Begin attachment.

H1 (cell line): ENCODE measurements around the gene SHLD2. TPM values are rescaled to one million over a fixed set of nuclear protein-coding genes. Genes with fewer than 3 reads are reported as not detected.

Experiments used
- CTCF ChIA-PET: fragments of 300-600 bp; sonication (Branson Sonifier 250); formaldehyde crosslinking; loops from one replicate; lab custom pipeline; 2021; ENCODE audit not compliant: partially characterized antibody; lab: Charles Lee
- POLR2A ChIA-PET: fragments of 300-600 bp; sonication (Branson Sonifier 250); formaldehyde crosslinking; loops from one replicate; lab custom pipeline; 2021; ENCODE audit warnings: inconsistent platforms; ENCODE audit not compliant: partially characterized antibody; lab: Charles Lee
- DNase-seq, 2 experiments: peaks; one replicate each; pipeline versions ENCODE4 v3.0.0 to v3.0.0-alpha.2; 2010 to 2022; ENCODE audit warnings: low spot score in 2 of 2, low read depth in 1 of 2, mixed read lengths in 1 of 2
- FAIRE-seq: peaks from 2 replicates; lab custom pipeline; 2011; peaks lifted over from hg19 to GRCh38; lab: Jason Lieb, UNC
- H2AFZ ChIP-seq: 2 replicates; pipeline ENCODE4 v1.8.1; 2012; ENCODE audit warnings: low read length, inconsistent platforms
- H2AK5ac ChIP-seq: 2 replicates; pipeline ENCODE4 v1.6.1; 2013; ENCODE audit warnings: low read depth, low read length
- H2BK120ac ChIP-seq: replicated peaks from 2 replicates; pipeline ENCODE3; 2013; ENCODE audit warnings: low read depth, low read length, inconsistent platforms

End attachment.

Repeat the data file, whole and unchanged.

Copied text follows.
H1 (cell line): ENCODE measurements around the gene SHLD2. TPM values are rescaled to one million over a fixed set of nuclear protein-coding genes. Genes with fewer than 3 reads are reported as not detected.

Experiments used
- CTCF ChIA-PET: fragments of 300-600 bp; sonication (Branson Sonifier 250); formaldehyde crosslinking; loops from one replicate; lab custom pipeline; 2021; ENCODE audit not compliant: partially characterized antibody; lab: Charles Lee
- POLR2A ChIA-PET: fragments of 300-600 bp; sonication (Branson Sonifier 250); formaldehyde crosslinking; loops from one replicate; lab custom pipeline; 2021; ENCODE audit warnings: inconsistent platforms; ENCODE audit not compliant: partially characterized antibody; lab: Charles Lee
- DNase-seq, 2 experiments: peaks; one replicate each; pipeline versions ENCODE4 v3.0.0 to v3.0.0-alpha.2; 2010 to 2022; ENCODE audit warnings: low spot score in 2 of 2, low read depth in 1 of 2, mixed read lengths in 1 of 2
- FAIRE-seq: peaks from 2 replicates; lab custom pipeline; 2011; peaks lifted over from hg19 to GRCh38; lab: Jason Lieb, UNC
- H2AFZ ChIP-seq: 2 replicates; pipeline ENCODE4 v1.8.1; 2012; ENCODE audit warnings: low read length, inconsistent platforms
- H2AK5ac ChIP-seq: 2 replicates; pipeline ENCODE4 v1.6.1; 2013; ENCODE audit warnings: low read depth, low read length
- H2BK120ac ChIP-seq: replicated peaks from 2 replicates; pipeline ENCODE3; 2013; ENCODE audit warnings: low read depth, low read length, inconsistent platforms